Week 10: The Five Stages of Togetherness

Boy doing a facepalm.

Elisabeth Kübler-Ross authored the internationally best-selling book, On Death and Dying (1969), where she first discussed her theory of the five stages of grief, also known as the “Kübler-Ross model.” The stages, popularly known by the acronym DABDA, include denial, anger, bargaining, depression and acceptance.

I have completed my own studies in what happens to people after months of enforced togetherness. I, too, have identified five stages that people in quarantine go through as they come to terms with each other. Every day. Every single day. Known as the “Ferder-Berger model,” the five stages will surely become popularly known by the acronym WTFFF. 


At first, I reckoned, although the virus is certainly a horrific thing this is going to be a bit like camping in the backyard. I loaded up on groceries and savory new recipes, freaking out only slightly that there wasn’t a roll of toilet paper to be had anywhere in the Tri-State area and I pondered all the writing I would accomplish in the coming weeks, for it didn’t seem plausible this thing could go on forever, which clearly it will. I held a sense of wonder about what it would be like to be holed up with my two Toms–a dreamy, wholly unrealistic utopian vision of closeness. Now I wonder about things like the best criminal defense attorneys in Wisconsin, if a shallow grave is measured in inches or feet , and whether men work at being annoying or it’s a natural talent.


Fine, I wasn’t getting any writing done anyway but I am pleased to report that my sock and underwear drawers have become military-grade orderly. I’ve cleaned the baseboards with a toothbrush, vacuumed every lampshade in the house and you can now eat off my toilets. Ima leave it at that.

Fondness for Food

Oh, the humanity recipes! Sweet mother of Alain Ducasse, the recipes. Where we used to eat grilled salmon with salad a couple times a week, we are presently very fond of grilled salmon in a rich Sicilian sauce that takes at least five tries to nail because it curdles until you follow directions and cook it in a thing called a Bain-marie, which is basically a pot that fits into anther pot half-filled with hot water. (Side note: the more you struggle with salmoriglio sauce, the more spoonfuls of buttery, creamy goodness you are forced to test, which is a blessing to the tongue and a terrible, terrible pox on the hip and thigh regions of the body.)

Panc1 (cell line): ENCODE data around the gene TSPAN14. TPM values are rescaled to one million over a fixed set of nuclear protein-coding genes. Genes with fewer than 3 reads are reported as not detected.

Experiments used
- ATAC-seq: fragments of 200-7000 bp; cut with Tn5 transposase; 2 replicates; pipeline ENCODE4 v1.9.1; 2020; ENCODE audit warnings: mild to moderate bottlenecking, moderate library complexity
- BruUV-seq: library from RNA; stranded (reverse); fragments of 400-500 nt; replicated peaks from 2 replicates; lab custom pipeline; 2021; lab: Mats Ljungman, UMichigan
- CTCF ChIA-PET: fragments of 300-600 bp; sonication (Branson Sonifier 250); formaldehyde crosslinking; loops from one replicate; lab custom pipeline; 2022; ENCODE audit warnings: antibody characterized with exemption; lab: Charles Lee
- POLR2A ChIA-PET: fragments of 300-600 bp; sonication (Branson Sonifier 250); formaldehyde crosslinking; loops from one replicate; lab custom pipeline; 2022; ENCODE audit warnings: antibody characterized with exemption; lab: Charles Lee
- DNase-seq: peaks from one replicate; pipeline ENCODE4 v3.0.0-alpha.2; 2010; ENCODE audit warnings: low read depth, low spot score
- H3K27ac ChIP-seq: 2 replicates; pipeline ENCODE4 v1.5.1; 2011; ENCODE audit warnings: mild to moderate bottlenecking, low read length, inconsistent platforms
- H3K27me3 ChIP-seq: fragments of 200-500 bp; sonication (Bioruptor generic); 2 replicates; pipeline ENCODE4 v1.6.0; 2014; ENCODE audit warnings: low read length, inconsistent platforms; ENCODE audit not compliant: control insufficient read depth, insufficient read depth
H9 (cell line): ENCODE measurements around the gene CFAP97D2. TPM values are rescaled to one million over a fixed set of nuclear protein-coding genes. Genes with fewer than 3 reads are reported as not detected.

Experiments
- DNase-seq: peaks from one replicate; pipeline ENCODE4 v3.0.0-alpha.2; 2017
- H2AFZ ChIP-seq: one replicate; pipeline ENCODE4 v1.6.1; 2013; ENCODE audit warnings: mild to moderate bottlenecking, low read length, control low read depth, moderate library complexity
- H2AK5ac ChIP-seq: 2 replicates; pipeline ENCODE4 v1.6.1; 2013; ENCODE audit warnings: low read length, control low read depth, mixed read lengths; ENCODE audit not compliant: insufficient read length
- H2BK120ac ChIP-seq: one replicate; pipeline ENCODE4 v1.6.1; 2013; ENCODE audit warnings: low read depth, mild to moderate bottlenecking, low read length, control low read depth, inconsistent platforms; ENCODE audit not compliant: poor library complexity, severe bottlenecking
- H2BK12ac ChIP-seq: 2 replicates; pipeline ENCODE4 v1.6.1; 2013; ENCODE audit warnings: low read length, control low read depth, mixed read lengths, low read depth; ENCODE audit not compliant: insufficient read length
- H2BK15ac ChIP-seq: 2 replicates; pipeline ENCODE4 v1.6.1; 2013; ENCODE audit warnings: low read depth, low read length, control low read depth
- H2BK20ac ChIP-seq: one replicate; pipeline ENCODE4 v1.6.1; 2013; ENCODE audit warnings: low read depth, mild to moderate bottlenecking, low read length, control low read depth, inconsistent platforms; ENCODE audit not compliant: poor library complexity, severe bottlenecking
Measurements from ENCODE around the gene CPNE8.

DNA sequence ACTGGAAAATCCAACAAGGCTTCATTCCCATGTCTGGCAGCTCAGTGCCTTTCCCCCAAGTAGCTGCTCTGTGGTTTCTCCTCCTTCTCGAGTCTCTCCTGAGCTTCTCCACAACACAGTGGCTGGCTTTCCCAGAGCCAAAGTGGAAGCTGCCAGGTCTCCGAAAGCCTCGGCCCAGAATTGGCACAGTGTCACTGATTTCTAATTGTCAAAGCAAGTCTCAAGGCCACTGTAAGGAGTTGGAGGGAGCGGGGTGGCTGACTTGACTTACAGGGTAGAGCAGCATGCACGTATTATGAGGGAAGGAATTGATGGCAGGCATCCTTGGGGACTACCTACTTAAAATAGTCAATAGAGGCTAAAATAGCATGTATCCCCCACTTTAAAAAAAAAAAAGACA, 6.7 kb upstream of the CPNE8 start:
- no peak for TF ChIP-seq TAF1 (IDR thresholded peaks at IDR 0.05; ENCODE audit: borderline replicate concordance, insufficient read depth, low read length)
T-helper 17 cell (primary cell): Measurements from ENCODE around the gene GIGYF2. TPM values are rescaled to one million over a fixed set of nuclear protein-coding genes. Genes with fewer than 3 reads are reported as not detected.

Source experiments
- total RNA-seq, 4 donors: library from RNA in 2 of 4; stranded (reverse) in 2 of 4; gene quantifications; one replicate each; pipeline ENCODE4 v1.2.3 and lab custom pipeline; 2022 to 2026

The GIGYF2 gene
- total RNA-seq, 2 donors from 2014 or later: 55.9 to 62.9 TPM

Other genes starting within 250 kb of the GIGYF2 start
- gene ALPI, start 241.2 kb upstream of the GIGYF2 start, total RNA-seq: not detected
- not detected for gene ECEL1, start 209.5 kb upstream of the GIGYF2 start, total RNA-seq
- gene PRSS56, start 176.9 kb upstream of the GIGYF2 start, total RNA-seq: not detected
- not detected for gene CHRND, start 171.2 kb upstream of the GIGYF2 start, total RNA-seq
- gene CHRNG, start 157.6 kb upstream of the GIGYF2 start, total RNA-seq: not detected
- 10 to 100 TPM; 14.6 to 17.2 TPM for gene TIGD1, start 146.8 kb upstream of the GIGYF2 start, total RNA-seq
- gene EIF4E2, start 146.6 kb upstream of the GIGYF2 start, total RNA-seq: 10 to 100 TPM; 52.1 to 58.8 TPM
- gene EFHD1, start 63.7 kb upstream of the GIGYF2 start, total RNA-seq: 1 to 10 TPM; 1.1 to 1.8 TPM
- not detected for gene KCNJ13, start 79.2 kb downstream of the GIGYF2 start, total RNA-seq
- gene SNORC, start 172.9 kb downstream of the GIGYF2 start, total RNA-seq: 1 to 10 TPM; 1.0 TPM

I’ve also developed a fondness for long-form TV (currently watching Schitt’s Creek in its entirety for the third time), sandwiches, cleaning things with a toothbrush, jumbo ice cubes, squirrels and Chrissy Tiegen, the latter two of whom are both adorable and interchangeable in my view.


We’ve got murder hornets, talk show hosts who are ostensibly able to kill someone 800 miles away, and people who carry guns into churches, grocery stores, and kindergartens, but who won’t wear masks during a pandemic because the constitution.

You know what would make me less fearful? If when the SpaceX rocket is next scheduled to launch and our president is there to watch, they invite him over to the capsule for a look-see. They ask if he wants to try on a helmet. He won’t wear a mask because it would make him look like a girl, but a big boy astronaut helmet would make him seem virulent virile. He immediately puts it on.

Next, he would be given the tremendous never-before-offered-to-any-other-president-ever-especially-not-Obama opportunity to take a peek inside the spaceship “where the magic happens” and have a seat at the controls. While he is distracted by the shiny dials and colorful blinking lights his hosts would quietly back away. Just as the president imagines what it would feel like to be a real American hero—whoooooosh! He is launched into outer space. My fear and anxiety would dissipate like liquid oxygen and hypergolic propellant.


Seriously. If the footage of morons partying like it’s 1999 in swimming pools and bars over the Memorial Day weekend is any indication, we are in deep poop, people. “God has my back,” “we all gotta die sometime,” and “if it’s good enough for him (the President of the United States not wearing a mask) it’s good enough for me” are not really glowing examples of the kind of thinking you come to expect from bipeds who’ve walked erect for 3.2 million years. I’ve seen smarter squirrels, which as you know by now I really like more than people.

If a human being cares about their country, friends, family, and neighbors, then it should be the easiest thing in the world to wear a damn mask in public and observe social distancing. We know so little about this virus except that it is the most contagious thing imaginable and you can be carrying it and shedding it, i.e. spreading it without exhibiting a single symptom. Nobody is taking away the right to say the earth is flat, a bedazzled unicorn in the sky has your back or America is the greatest country in the whole wide world, but if firefighters will carry 70lbs of gear up 110 flights of stairs to try and save the lives of complete strangers, seems like it’s not asking too much to wear a mask in public to protect each other, especially our most vulnerable. If that doesn’t convince you, do it for my dad. He’s 91.

Be careful. Be safe. Be healthy.

Loves ya,


PS According to the Kansas City Star a  person attending the massive pool party at Lake of the Ozarks became sick the day after the party…and has tested positive. Well done!


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